The battles between real Self-made Men are civil, honest, and fair. The spoils go to whoever does it best, and whoever doesn’t, often ends up working for whoever does. To lose a corporate battle is not a life or death issue, it is a spiritual issue, and a challenge to come back better, stronger, and prouder than before, often catching the leader off-guard. It is a genuine pursuit, and it’s fun! With a free economy, there is room for many levels of talent and of product quality—take cars for instance. We buy economy until we can afford luxury, with many different brands and styles to choose from. By competing in a vast marketplace, many entrepreneurs get to see how well they perform in the role of leader, and their ability determines their position among the great firms of the world.
Competition spurs discovery, and results in the more efficient use of human energy. An advance of technology is an advance in wealth for all—regardless of how jobs are restructured for the change. The freer a field is, the better it is for everyone. Fierce competition, as in the computer industry, just results in more stars, greater talent, more numerous fortunes, and a purer distribution of wealth than has ever existed. It is said that Microsoft has more millionaire secretaries than any other firm.
Morale is the most underrated, avoided, and seemingly incomprehensible issue in business. Bad morale has a silently devastating undercurrent; it is cancer to a business. Why is the subject avoided? Because it involves the mystical, uncertain realm of morality. Like it or not, managers are responsible for a happy staff. As a body is only as healthy as its cells, its cells must be healthy, and people are the cells of a business. Much more than protoplasm, people harness the capacity of volition, but as an analogy, people, like cells, have a specific nature which must be accounted for.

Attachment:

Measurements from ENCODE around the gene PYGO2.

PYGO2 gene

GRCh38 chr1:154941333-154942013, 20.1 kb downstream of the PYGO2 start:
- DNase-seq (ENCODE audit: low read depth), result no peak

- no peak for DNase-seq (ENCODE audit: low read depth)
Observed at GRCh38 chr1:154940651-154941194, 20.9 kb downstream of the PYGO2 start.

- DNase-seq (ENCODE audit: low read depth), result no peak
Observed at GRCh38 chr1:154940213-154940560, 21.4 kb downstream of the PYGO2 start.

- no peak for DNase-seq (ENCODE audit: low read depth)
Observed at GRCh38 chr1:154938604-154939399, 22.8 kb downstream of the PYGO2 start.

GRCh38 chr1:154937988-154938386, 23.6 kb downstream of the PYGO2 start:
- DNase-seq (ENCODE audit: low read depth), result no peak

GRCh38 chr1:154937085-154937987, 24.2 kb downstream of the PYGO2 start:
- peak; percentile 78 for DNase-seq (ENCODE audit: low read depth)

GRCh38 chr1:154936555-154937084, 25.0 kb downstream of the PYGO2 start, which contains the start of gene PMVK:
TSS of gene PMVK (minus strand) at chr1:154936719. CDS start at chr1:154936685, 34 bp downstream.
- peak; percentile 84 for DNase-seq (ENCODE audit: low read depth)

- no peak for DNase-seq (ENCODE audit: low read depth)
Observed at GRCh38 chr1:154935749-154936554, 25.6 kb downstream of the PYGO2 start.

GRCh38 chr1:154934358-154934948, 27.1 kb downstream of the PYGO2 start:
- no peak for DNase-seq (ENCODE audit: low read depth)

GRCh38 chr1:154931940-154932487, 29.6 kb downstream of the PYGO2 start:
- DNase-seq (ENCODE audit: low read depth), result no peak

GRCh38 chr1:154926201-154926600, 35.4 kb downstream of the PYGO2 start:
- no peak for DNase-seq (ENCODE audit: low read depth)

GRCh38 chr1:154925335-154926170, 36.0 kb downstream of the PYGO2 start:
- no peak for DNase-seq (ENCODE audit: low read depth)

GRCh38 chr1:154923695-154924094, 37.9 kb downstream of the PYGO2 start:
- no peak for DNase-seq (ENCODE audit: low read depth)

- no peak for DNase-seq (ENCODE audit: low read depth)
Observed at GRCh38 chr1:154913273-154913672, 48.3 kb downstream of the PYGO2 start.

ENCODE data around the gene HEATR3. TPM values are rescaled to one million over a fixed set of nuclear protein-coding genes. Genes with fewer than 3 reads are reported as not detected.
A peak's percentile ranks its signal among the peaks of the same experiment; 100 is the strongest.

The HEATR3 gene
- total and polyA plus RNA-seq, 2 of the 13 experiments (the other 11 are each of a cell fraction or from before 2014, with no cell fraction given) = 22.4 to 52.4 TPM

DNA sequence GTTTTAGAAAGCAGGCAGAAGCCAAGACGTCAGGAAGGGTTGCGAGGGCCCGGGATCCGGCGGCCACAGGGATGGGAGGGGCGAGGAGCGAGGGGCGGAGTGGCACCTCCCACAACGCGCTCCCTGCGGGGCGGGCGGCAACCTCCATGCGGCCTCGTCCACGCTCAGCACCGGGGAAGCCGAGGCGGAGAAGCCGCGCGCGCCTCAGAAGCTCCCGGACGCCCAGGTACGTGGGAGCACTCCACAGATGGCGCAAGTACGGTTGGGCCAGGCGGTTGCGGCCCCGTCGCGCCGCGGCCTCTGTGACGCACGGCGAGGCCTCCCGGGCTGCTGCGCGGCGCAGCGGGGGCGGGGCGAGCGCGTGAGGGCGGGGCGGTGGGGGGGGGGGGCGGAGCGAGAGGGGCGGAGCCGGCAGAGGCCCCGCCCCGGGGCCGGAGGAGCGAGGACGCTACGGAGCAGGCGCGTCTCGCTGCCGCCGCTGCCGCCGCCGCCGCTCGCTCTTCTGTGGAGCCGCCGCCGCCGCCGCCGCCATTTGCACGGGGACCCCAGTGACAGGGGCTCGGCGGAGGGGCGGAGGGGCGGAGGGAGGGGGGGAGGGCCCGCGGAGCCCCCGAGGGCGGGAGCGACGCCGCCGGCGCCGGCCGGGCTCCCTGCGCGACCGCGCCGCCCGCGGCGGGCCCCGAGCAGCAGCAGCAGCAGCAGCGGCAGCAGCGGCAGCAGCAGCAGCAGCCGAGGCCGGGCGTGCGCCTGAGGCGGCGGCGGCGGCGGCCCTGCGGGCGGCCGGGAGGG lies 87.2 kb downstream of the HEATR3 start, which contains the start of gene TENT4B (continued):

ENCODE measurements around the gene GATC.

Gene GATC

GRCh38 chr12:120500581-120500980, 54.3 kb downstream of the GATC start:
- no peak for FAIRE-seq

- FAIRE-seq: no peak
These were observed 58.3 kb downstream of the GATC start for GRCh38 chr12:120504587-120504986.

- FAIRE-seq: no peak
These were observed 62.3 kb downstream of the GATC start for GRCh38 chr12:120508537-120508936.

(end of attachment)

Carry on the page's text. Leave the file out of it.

An employer/employee relationship is governed by and must contain all of the essential attributes of any human relationship: rationality, civility, honesty, mutual interest, and mutual benefit. Good managers don’t require submission in a world where force is banned; that is a psychological remnant of the past. If you deserve your position as a leader, you are beyond tantrums, beyond neurotic dominance, and you are able to treat everyone in your organization with deference. Likewise, responsible employees are objective, sincere and perform tasks as or better than expected. They are emotionally mature and apply themselves as their interview promised they would. Satisfied employees and employers get the job done together, and look to accommodate and foster the deepest goals of both. We all have dreams.
Morale is defined as the general mood of employees determined by the working conditions provided by management. Respect for one’s superiors does not come from enforcing inessential issues such as strict start and stop times. It cannot be had by steering people at every step. Instead, decent morale comes from communicating what is crucial to accomplish, providing the tools, and leaving employees free to achieve. All minds approach their work in patterns tailored to their own psychological makeup, and they must be free to function unimpeded. A good manager lets them address tasks by their unique means. With a successful performance, everyone deserves acknowledgement. To be valued is much more than spiritual gratification; it assures our living security. As most people live check to check, that comfort has very real psychological consequences. My own custom when reviewing a performance issue with an employee is to project why the improvements or new skills are needed for their role in future projects. Try this yourself and witness the sighs of relief you hear. You will likely see a renewed invigoration and increased sense of loyalty from them as well.